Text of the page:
The Outside Blog

Skiing and Snowboarding : Tools

Falcon's Interactive Guides to Hiking, Climbing, and Cooking

FalconGuides just announced the first 12 titles in a new line of interactive outdoor guides the company developed in partnership with Inkling, a platform for interactive learning.

For the price of the download, readers get expert content optimized for iPhone, iPad, and Web, with features that bridge the gap between apps and ebooks: slideshows with high-res images not found in the print editions, guided visual tours, hyperlinks, and smart search that makes it quick and easy to get to the information you need, from a list of dog-friendly hikes to a river name. Hiking guide users can give tips to other readers and share trail notes on washed out bridges, best photo ops, bees nests to watch out for, or anything else. An animal tracks feature lets you click through a series of questions that narrows down which animal tracks you’ve spotted based on pattern, shape, and size. Rock climbing instructional guides have stop-motion animation illustrating specific techniques.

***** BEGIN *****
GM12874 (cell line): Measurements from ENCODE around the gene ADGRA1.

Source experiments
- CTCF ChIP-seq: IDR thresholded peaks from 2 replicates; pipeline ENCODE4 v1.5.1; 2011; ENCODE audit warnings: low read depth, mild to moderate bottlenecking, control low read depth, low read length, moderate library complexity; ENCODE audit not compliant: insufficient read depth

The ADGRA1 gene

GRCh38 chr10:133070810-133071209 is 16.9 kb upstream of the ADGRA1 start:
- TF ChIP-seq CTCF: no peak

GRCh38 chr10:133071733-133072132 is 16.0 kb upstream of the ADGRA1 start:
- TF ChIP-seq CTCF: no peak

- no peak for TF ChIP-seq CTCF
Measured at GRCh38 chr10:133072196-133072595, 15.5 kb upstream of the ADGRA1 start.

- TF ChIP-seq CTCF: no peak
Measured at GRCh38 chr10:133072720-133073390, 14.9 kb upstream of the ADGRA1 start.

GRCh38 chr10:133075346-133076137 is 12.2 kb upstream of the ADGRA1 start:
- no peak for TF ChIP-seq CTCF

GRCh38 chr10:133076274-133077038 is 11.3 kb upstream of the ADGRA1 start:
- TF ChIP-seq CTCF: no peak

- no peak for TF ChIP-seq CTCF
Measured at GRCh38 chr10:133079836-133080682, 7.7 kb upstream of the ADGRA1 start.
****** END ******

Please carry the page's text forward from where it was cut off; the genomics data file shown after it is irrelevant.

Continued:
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The Fastest Way to Add Winter Traction

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Historically, installing chains on your car to get over a mountain pass has been an awful task. Nearly always it involves crawling around under your car, usually in the middle of a storm or in deep and cold snow drifts, freezing your hands off. It's typically wet, cold, miserable, and dirty—and unavoidable. Chains are required on many Western passes and ski area access roads. No chains, and you head home or wait until the road is plowed and clear, and others get first tracks.

No more. Thule just introduced Easy Fit Snow Chains, which literally snap on with a lever and self tighten as you drive.

There are three easy ways to put the chains on, all of which you can do without taking off your gloves: 1. Extend the rigid arch, which means popping the chain open; 2. Lay the chain on the tire starting from the top; 3. Open up the pedal and push down with your foot to tension the chain.

And it’s just as easy to get them off.

Still don't believe how fast these are? A month ago, Thule snagged a Guinness Book World Record for most snow chains put in one minute. It took the Thule team about nine seconds to install each chain.